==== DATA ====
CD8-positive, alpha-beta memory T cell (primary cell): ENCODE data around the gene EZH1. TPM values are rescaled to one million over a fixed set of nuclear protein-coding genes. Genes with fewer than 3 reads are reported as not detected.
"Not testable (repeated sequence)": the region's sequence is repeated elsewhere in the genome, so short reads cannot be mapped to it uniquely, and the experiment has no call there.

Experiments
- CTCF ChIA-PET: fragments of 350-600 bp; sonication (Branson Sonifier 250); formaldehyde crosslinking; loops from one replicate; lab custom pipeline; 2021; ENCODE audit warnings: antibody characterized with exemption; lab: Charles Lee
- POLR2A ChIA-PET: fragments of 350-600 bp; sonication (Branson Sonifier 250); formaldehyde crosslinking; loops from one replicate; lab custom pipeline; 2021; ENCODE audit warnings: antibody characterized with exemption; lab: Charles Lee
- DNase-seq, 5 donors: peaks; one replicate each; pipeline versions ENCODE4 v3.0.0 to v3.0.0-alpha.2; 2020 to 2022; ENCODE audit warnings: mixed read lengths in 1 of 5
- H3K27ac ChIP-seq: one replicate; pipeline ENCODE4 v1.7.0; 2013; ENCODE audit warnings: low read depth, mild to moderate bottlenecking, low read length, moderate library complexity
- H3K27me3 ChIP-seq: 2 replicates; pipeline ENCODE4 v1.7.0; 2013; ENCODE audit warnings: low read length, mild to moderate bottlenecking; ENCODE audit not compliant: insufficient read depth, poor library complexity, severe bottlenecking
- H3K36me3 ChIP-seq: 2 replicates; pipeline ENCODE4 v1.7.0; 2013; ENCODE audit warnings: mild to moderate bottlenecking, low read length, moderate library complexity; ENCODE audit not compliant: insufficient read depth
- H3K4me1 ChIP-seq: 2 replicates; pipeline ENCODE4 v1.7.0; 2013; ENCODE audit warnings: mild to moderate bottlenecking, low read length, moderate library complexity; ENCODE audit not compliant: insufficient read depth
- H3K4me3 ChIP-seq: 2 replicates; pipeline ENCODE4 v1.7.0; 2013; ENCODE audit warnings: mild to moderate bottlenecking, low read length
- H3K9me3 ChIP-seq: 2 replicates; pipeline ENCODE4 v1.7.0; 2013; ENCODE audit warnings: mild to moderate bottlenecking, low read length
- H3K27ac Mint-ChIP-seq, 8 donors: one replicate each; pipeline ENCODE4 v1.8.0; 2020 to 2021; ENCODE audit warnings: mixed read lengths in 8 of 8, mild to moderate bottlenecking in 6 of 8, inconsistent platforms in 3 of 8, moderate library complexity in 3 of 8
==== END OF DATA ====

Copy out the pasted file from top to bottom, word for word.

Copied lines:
CD8-positive, alpha-beta memory T cell (primary cell): ENCODE data around the gene EZH1. TPM values are rescaled to one million over a fixed set of nuclear protein-coding genes. Genes with fewer than 3 reads are reported as not detected.
"Not testable (repeated sequence)": the region's sequence is repeated elsewhere in the genome, so short reads cannot be mapped to it uniquely, and the experiment has no call there.

Experiments
- CTCF ChIA-PET: fragments of 350-600 bp; sonication (Branson Sonifier 250); formaldehyde crosslinking; loops from one replicate; lab custom pipeline; 2021; ENCODE audit warnings: antibody characterized with exemption; lab: Charles Lee
- POLR2A ChIA-PET: fragments of 350-600 bp; sonication (Branson Sonifier 250); formaldehyde crosslinking; loops from one replicate; lab custom pipeline; 2021; ENCODE audit warnings: antibody characterized with exemption; lab: Charles Lee
- DNase-seq, 5 donors: peaks; one replicate each; pipeline versions ENCODE4 v3.0.0 to v3.0.0-alpha.2; 2020 to 2022; ENCODE audit warnings: mixed read lengths in 1 of 5
- H3K27ac ChIP-seq: one replicate; pipeline ENCODE4 v1.7.0; 2013; ENCODE audit warnings: low read depth, mild to moderate bottlenecking, low read length, moderate library complexity
- H3K27me3 ChIP-seq: 2 replicates; pipeline ENCODE4 v1.7.0; 2013; ENCODE audit warnings: low read length, mild to moderate bottlenecking; ENCODE audit not compliant: insufficient read depth, poor library complexity, severe bottlenecking
- H3K36me3 ChIP-seq: 2 replicates; pipeline ENCODE4 v1.7.0; 2013; ENCODE audit warnings: mild to moderate bottlenecking, low read length, moderate library complexity; ENCODE audit not compliant: insufficient read depth
- H3K4me1 ChIP-seq: 2 replicates; pipeline ENCODE4 v1.7.0; 2013; ENCODE audit warnings: mild to moderate bottlenecking, low read length, moderate library complexity; ENCODE audit not compliant: insufficient read depth
- H3K4me3 ChIP-seq: 2 replicates; pipeline ENCODE4 v1.7.0; 2013; ENCODE audit warnings: mild to moderate bottlenecking, low read length
- H3K9me3 ChIP-seq: 2 replicates; pipeline ENCODE4 v1.7.0; 2013; ENCODE audit warnings: mild to moderate bottlenecking, low read length
- H3K27ac Mint-ChIP-seq, 8 donors: one replicate each; pipeline ENCODE4 v1.8.0; 2020 to 2021; ENCODE audit warnings: mixed read lengths in 8 of 8, mild to moderate bottlenecking in 6 of 8, inconsistent platforms in 3 of 8, moderate library complexity in 3 of 8